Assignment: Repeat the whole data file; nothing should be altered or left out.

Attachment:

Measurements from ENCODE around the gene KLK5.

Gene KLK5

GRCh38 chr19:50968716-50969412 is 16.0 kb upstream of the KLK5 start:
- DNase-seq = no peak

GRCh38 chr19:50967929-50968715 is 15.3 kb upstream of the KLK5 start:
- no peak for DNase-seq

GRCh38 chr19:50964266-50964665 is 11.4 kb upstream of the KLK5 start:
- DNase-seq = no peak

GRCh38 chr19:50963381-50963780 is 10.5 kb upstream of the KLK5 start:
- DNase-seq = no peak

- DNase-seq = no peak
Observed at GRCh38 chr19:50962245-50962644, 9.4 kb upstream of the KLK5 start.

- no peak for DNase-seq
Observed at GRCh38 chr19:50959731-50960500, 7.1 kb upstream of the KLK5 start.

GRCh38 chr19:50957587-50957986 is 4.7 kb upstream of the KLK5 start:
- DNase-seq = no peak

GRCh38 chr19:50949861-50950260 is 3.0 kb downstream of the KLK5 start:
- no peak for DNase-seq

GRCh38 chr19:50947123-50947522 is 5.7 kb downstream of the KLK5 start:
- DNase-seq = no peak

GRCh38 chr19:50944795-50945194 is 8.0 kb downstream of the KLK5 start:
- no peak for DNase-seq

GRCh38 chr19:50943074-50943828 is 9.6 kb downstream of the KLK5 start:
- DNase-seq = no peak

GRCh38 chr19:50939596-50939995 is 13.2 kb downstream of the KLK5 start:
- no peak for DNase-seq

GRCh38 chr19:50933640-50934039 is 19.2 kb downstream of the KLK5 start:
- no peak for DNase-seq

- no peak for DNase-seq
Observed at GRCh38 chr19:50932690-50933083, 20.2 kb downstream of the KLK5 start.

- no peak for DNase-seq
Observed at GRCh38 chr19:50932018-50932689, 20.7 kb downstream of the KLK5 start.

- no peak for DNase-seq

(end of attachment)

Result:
Measurements from ENCODE around the gene KLK5.

Gene KLK5

GRCh38 chr19:50968716-50969412 is 16.0 kb upstream of the KLK5 start:
- DNase-seq = no peak

GRCh38 chr19:50967929-50968715 is 15.3 kb upstream of the KLK5 start:
- no peak for DNase-seq

GRCh38 chr19:50964266-50964665 is 11.4 kb upstream of the KLK5 start:
- DNase-seq = no peak

GRCh38 chr19:50963381-50963780 is 10.5 kb upstream of the KLK5 start:
- DNase-seq = no peak

- DNase-seq = no peak
Observed at GRCh38 chr19:50962245-50962644, 9.4 kb upstream of the KLK5 start.

- no peak for DNase-seq
Observed at GRCh38 chr19:50959731-50960500, 7.1 kb upstream of the KLK5 start.

GRCh38 chr19:50957587-50957986 is 4.7 kb upstream of the KLK5 start:
- DNase-seq = no peak

GRCh38 chr19:50949861-50950260 is 3.0 kb downstream of the KLK5 start:
- no peak for DNase-seq

GRCh38 chr19:50947123-50947522 is 5.7 kb downstream of the KLK5 start:
- DNase-seq = no peak

GRCh38 chr19:50944795-50945194 is 8.0 kb downstream of the KLK5 start:
- no peak for DNase-seq

GRCh38 chr19:50943074-50943828 is 9.6 kb downstream of the KLK5 start:
- DNase-seq = no peak

GRCh38 chr19:50939596-50939995 is 13.2 kb downstream of the KLK5 start:
- no peak for DNase-seq

GRCh38 chr19:50933640-50934039 is 19.2 kb downstream of the KLK5 start:
- no peak for DNase-seq

- no peak for DNase-seq
Observed at GRCh38 chr19:50932690-50933083, 20.2 kb downstream of the KLK5 start.

- no peak for DNase-seq
Observed at GRCh38 chr19:50932018-50932689, 20.7 kb downstream of the KLK5 start.

- no peak for DNase-seq